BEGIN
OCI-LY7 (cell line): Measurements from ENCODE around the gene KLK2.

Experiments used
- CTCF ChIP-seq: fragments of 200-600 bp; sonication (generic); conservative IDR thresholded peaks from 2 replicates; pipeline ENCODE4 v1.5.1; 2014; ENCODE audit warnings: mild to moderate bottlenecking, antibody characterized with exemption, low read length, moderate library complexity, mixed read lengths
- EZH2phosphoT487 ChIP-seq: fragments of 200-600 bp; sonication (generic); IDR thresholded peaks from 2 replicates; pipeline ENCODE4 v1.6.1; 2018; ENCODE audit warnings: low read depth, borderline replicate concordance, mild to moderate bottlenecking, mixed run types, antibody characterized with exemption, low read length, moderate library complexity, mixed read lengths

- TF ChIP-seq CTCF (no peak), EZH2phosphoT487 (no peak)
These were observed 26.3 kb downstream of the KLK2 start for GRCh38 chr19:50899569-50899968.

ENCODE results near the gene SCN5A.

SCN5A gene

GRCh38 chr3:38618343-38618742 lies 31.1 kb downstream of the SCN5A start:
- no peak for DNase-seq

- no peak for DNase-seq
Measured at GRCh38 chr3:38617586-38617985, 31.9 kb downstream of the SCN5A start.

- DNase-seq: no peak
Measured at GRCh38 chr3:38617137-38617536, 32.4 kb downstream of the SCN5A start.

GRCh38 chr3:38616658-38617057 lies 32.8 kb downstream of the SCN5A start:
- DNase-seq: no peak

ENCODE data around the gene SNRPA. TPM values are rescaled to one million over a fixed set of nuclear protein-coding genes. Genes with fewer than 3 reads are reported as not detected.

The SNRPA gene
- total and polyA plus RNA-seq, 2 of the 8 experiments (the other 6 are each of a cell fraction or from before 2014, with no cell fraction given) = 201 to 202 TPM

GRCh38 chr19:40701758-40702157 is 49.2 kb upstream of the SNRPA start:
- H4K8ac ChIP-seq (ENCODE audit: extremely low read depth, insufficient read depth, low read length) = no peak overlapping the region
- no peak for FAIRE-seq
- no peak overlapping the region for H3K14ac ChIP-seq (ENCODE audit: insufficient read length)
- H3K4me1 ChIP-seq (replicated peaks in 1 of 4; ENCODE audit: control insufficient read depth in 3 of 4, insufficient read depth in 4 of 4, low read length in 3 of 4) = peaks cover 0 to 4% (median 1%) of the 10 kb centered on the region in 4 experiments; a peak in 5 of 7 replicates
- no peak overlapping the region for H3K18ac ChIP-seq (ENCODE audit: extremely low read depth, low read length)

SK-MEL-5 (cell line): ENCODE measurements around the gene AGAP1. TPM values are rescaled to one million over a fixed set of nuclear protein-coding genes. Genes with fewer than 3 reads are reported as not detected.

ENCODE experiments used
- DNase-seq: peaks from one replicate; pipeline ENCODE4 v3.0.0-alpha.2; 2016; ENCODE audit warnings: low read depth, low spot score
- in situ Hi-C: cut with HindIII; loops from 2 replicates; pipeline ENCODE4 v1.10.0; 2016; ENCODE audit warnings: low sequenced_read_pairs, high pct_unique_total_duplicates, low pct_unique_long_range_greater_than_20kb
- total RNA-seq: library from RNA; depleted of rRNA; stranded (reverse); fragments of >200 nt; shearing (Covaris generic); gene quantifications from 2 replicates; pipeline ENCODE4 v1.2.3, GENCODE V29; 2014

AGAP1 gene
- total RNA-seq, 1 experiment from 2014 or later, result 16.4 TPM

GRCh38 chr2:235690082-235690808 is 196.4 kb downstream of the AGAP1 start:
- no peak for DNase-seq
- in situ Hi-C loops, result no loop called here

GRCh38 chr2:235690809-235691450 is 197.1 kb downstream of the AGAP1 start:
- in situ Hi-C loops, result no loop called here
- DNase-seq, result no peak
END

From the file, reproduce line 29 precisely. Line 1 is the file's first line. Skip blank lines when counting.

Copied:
- in situ Hi-C: cut with HindIII; loops from 2 replicates; pipeline ENCODE4 v1.10.0; 2016; ENCODE audit warnings: low sequenced_read_pairs, high pct_unique_total_duplicates, low pct_unique_long_range_greater_than_20kb